Tuesday, December 16, 2008

Got a real bargain.

The "bargain" scenario is clear. The Doser finds it odd that, though all people associated with law enforcement know it, very little is done about it. This is it: a citizen has a possession or possessions taken from him against his will. The usual methods are: theft, burglary or robbery. Oftentimes, the thief, burglar or robber doesn't have a personal use for the items so he must turn for cash to a person referred to in the criminal law as "receiver of stolen property." Once in a blue moon, the "receiver" is a Dickens-type Fagan who is in the business of buying stolen goods. Ordinarily, however, the "receiver" is a citizen who "gets a good deal" on the items. That person is willing to take the item with no real questions asked. But, he has several bits of question-raising information. He pays much less than he knows the item is worth. He doesn't know much, or anything, about the seller. He does know, as is common, that the seller does not have an established place of business. Multnomah County Judge Frank Bearden tried three young men, recently, found them guilty of "receiving stolen property" and slapped them on the wrists. This scenario will continue because such leniency is very common, indeed. The theme of the scenario is one "honest" citizen gets a "bargain" at the expense of another.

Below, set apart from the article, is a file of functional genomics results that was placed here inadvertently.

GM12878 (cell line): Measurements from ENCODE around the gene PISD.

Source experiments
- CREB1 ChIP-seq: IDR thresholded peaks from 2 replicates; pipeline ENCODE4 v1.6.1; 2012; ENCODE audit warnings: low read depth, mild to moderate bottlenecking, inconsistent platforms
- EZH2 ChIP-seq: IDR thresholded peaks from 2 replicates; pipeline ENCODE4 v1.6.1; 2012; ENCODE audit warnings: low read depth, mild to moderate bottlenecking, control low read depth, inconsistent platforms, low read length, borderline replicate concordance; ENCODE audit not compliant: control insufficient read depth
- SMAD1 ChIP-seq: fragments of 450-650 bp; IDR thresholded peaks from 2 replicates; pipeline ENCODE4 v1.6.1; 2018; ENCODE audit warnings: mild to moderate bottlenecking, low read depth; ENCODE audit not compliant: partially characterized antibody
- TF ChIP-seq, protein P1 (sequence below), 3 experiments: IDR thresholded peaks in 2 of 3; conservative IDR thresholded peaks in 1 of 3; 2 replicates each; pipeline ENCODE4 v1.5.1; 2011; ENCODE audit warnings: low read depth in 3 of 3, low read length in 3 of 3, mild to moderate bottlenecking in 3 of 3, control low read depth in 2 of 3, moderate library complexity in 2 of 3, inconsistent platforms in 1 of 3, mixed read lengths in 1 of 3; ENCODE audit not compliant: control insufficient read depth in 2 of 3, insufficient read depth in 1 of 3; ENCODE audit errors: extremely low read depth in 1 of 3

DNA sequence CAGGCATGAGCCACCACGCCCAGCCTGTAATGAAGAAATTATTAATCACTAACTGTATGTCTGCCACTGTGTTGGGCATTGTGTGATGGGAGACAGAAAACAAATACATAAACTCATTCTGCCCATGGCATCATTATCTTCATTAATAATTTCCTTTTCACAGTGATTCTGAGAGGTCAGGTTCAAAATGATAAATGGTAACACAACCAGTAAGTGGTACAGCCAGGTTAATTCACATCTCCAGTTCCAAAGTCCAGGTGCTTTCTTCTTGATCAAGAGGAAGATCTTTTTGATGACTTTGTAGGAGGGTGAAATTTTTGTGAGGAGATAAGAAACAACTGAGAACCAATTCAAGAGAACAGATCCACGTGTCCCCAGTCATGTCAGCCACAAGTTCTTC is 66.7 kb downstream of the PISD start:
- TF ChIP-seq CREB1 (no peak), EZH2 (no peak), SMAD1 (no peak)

Atticus said...

Probably not all that much different than politicians accepting support from individuals and organizations that are immoral or unethical.

Robbie Seal said...

I was checking on someone who was in county jail. I was approached in the parking lot of the jail by a guy selling electronics, DVDs and CDs "at a great price". I was astounded at the brazen activity in such a location. I have to wonder if this is the same attitude that drives some of the legislation coming out of Washington these days. What is the going rate for legislation?